Waste Not, Want Not
The Environmental Protection Agency recommends compost as a stormwater management strategy for a variety of reasons. Compost reduces erosion, improves soil structure and plant growth, and retains large volumes of water – providing a permeable surface to absorb stormwater and all the pollutants it carries.
Baby, it’s cold outside – but your compost pile doesn’t have to be. Try to place your compost pile in a sunny space, and cover it with a tarp. You can also surround it with straw bales to shield it from the elements. Scrape off snow only when adding a fresh layer of materials, and wait until spring to turn the pile so you don’t disturb the insulation.
Your compost pile should be at least a four-foot cube, although the pile will shrink as decomposition occurs. The core of the pile should stay hot due to the microbial decomposition inside. To keep the heat in, shred materials before adding them to the pile and layer them to help it heat evenly. A temperature of 110-140°F is ideal (you can check with an old kitchen thermometer).
A great way to begin a new compost pile is with a thin layer of evergreen branches (such as from your Christmas tree) to help circulate air at the base. Start by adding half high-carbon materials (brown plant matter), and half high-nitrogen materials (green plant matter). Alternate layering your carbon and nitrogen-rich materials with soil between them. Then, soak the pile with water- it should be as damp as the sponge you wrung out after washing those Thanksgiving dishes.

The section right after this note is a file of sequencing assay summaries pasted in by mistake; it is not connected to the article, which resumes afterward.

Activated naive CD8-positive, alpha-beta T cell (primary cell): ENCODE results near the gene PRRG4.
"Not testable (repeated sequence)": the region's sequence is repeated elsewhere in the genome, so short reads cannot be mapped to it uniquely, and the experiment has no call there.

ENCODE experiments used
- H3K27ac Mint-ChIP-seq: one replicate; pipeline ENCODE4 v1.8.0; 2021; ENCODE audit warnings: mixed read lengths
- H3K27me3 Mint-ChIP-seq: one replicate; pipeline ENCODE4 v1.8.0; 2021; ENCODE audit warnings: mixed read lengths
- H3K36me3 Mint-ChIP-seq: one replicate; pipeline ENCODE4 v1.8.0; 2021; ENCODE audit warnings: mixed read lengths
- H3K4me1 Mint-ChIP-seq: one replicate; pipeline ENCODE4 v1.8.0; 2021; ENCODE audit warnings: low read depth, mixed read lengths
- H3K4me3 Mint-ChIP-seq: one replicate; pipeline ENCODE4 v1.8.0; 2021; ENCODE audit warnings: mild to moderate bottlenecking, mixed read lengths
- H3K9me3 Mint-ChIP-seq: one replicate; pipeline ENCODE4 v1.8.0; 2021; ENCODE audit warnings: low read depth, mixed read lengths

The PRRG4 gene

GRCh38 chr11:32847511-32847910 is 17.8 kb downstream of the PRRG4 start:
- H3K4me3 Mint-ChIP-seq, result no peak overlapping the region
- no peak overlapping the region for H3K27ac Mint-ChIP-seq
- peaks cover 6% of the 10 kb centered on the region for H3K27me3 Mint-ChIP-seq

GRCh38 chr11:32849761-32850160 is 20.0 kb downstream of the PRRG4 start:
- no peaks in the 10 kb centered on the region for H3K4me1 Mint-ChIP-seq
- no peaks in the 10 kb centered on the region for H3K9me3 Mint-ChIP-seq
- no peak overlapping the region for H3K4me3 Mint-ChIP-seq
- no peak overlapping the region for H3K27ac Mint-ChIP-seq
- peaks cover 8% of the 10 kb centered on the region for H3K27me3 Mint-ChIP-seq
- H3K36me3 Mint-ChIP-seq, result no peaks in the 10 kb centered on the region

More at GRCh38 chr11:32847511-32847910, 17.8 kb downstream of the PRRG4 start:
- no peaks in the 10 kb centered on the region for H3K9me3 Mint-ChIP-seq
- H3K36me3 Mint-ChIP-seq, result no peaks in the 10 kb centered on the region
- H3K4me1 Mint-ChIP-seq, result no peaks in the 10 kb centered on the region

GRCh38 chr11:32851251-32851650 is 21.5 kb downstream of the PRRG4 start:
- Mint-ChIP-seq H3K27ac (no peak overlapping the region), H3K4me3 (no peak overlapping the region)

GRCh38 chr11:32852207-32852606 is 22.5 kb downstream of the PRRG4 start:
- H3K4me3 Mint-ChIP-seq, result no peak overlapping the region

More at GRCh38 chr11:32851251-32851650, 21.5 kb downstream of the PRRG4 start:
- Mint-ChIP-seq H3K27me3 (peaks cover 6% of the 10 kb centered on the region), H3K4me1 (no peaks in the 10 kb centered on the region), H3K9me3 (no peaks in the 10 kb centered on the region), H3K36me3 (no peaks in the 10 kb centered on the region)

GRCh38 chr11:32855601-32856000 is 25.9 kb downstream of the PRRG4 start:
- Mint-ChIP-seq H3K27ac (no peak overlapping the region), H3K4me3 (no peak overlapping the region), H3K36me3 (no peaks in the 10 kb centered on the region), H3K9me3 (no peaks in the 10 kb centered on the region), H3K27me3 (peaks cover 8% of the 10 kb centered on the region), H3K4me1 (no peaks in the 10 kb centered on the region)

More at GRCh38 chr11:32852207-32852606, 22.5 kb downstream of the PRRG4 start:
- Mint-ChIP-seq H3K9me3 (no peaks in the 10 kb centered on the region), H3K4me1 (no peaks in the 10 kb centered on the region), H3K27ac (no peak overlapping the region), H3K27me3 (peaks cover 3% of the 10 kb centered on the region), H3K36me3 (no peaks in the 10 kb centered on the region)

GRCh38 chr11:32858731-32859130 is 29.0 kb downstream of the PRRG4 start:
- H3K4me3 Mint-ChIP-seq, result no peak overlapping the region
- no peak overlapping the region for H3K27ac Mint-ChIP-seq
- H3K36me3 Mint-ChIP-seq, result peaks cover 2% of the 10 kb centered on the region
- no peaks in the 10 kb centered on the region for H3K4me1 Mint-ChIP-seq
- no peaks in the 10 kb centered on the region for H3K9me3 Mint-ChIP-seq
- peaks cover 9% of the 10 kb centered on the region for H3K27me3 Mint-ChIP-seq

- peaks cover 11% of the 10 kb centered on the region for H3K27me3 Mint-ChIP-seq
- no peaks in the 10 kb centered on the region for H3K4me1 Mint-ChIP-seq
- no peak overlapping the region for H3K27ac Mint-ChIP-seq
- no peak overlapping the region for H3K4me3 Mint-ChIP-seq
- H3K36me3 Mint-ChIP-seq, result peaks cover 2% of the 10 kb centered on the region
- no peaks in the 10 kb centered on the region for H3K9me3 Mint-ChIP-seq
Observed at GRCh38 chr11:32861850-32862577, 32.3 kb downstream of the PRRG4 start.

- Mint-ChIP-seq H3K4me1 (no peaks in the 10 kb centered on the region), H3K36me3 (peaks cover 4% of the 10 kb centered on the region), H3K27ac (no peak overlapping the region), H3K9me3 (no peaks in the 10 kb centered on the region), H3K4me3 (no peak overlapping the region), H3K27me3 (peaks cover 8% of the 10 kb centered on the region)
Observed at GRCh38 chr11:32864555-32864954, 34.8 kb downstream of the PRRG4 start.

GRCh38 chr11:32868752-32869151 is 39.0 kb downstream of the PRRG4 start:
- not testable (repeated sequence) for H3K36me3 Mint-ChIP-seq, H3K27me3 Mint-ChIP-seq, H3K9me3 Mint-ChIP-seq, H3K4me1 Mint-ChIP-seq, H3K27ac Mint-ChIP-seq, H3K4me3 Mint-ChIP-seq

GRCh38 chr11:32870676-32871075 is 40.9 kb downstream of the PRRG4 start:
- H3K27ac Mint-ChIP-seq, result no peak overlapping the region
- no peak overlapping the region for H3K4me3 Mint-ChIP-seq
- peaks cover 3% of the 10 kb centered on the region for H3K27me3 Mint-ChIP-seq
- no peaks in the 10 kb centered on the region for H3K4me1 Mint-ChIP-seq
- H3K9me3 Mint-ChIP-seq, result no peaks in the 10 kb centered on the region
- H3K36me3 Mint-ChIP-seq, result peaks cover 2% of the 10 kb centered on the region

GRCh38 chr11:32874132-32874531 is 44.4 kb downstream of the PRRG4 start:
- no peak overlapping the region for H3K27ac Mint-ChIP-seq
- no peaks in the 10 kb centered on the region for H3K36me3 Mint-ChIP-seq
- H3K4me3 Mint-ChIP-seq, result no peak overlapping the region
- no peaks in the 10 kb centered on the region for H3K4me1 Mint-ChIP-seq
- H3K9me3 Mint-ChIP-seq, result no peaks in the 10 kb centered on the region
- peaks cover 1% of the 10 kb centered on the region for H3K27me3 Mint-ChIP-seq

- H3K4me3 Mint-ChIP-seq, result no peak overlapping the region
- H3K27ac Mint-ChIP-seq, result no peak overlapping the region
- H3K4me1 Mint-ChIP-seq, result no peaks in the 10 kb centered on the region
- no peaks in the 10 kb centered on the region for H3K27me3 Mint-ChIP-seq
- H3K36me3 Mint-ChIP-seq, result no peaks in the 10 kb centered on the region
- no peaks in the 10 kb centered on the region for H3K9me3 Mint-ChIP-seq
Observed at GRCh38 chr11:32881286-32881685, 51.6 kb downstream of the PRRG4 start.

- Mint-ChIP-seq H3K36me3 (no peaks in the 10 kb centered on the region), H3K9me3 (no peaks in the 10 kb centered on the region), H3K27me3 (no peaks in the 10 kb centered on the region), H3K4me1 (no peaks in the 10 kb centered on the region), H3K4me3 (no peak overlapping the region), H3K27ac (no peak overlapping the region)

The leftover ingredients from your holiday meals can also feed the beneficial microbes in your compost pile. We generate about 246 million tons of waste in the United States each year. The largest component of this waste is yard trimmings and food scraps. Between Thanksgiving and New Year’s Day we create three times more food waste than other times of the year.
Most of this waste is perfect for your compost pile. Kitchen scraps (such as fruit and vegetable peelings from sweet potatoes or pumpkins), tea or coffee grounds, and egg, nutshells, or flour (from holiday baking) are sources of nitrogen. For carbon-rich ingredients, use straw, leaves, or sawdust. Even small amounts of ashes from your fireplace can add minerals like calcium, phosphorus, and potassium to your finished compost. Home composters should avoid including meat or seafood though because of the risk of bacterial contamination and of attracting animals to your compost pile.
In a few months when your compost is ready, it can be used to build a rain garden. You should amend the soil mixture to contain about 25% compost. So if installing a rain garden is on your New Year’s resolution list, now is a great time to get started on your compost pile!